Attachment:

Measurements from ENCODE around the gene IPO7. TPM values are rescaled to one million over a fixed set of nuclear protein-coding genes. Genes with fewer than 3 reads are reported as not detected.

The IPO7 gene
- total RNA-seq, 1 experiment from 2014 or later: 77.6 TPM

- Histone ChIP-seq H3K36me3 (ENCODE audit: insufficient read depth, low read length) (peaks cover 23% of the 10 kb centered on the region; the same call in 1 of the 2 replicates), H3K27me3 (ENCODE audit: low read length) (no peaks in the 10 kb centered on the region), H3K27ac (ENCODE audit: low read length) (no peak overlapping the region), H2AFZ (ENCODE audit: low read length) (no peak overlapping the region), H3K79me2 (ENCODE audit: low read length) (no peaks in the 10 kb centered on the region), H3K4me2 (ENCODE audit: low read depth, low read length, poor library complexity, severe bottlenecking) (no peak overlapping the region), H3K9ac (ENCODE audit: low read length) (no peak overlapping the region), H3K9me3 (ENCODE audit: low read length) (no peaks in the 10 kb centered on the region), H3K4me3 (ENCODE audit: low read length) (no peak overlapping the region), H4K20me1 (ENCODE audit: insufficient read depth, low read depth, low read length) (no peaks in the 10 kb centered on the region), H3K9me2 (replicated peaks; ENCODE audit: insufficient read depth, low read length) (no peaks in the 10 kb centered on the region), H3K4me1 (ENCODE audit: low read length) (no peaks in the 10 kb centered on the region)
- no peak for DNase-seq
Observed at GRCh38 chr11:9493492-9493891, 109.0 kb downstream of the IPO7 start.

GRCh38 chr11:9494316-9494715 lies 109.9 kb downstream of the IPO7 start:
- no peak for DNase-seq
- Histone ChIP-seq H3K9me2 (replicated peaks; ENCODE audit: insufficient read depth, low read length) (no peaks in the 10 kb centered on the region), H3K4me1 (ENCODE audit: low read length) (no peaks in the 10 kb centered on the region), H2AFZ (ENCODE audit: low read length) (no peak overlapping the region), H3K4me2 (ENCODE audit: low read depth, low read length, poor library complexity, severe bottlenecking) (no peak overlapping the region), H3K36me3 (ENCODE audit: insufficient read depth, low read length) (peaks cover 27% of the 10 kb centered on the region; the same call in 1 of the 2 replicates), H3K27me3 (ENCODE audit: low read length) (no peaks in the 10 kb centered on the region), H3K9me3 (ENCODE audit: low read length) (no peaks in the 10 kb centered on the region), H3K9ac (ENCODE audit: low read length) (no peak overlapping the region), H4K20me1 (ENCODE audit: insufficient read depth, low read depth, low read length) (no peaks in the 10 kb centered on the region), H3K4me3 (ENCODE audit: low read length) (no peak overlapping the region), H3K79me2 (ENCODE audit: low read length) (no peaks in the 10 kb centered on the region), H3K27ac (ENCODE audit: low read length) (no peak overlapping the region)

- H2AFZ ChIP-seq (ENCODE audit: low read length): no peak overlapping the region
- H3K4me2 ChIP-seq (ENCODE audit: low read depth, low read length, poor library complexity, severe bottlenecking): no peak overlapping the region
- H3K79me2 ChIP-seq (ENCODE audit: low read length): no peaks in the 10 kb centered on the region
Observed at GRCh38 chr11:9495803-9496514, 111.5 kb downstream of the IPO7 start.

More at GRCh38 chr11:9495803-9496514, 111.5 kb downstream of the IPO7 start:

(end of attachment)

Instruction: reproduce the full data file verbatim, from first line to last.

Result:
Measurements from ENCODE around the gene IPO7. TPM values are rescaled to one million over a fixed set of nuclear protein-coding genes. Genes with fewer than 3 reads are reported as not detected.

The IPO7 gene
- total RNA-seq, 1 experiment from 2014 or later: 77.6 TPM

- Histone ChIP-seq H3K36me3 (ENCODE audit: insufficient read depth, low read length) (peaks cover 23% of the 10 kb centered on the region; the same call in 1 of the 2 replicates), H3K27me3 (ENCODE audit: low read length) (no peaks in the 10 kb centered on the region), H3K27ac (ENCODE audit: low read length) (no peak overlapping the region), H2AFZ (ENCODE audit: low read length) (no peak overlapping the region), H3K79me2 (ENCODE audit: low read length) (no peaks in the 10 kb centered on the region), H3K4me2 (ENCODE audit: low read depth, low read length, poor library complexity, severe bottlenecking) (no peak overlapping the region), H3K9ac (ENCODE audit: low read length) (no peak overlapping the region), H3K9me3 (ENCODE audit: low read length) (no peaks in the 10 kb centered on the region), H3K4me3 (ENCODE audit: low read length) (no peak overlapping the region), H4K20me1 (ENCODE audit: insufficient read depth, low read depth, low read length) (no peaks in the 10 kb centered on the region), H3K9me2 (replicated peaks; ENCODE audit: insufficient read depth, low read length) (no peaks in the 10 kb centered on the region), H3K4me1 (ENCODE audit: low read length) (no peaks in the 10 kb centered on the region)
- no peak for DNase-seq
Observed at GRCh38 chr11:9493492-9493891, 109.0 kb downstream of the IPO7 start.

GRCh38 chr11:9494316-9494715 lies 109.9 kb downstream of the IPO7 start:
- no peak for DNase-seq
- Histone ChIP-seq H3K9me2 (replicated peaks; ENCODE audit: insufficient read depth, low read length) (no peaks in the 10 kb centered on the region), H3K4me1 (ENCODE audit: low read length) (no peaks in the 10 kb centered on the region), H2AFZ (ENCODE audit: low read length) (no peak overlapping the region), H3K4me2 (ENCODE audit: low read depth, low read length, poor library complexity, severe bottlenecking) (no peak overlapping the region), H3K36me3 (ENCODE audit: insufficient read depth, low read length) (peaks cover 27% of the 10 kb centered on the region; the same call in 1 of the 2 replicates), H3K27me3 (ENCODE audit: low read length) (no peaks in the 10 kb centered on the region), H3K9me3 (ENCODE audit: low read length) (no peaks in the 10 kb centered on the region), H3K9ac (ENCODE audit: low read length) (no peak overlapping the region), H4K20me1 (ENCODE audit: insufficient read depth, low read depth, low read length) (no peaks in the 10 kb centered on the region), H3K4me3 (ENCODE audit: low read length) (no peak overlapping the region), H3K79me2 (ENCODE audit: low read length) (no peaks in the 10 kb centered on the region), H3K27ac (ENCODE audit: low read length) (no peak overlapping the region)

- H2AFZ ChIP-seq (ENCODE audit: low read length): no peak overlapping the region
- H3K4me2 ChIP-seq (ENCODE audit: low read depth, low read length, poor library complexity, severe bottlenecking): no peak overlapping the region
- H3K79me2 ChIP-seq (ENCODE audit: low read length): no peaks in the 10 kb centered on the region
Observed at GRCh38 chr11:9495803-9496514, 111.5 kb downstream of the IPO7 start.

More at GRCh38 chr11:9495803-9496514, 111.5 kb downstream of the IPO7 start: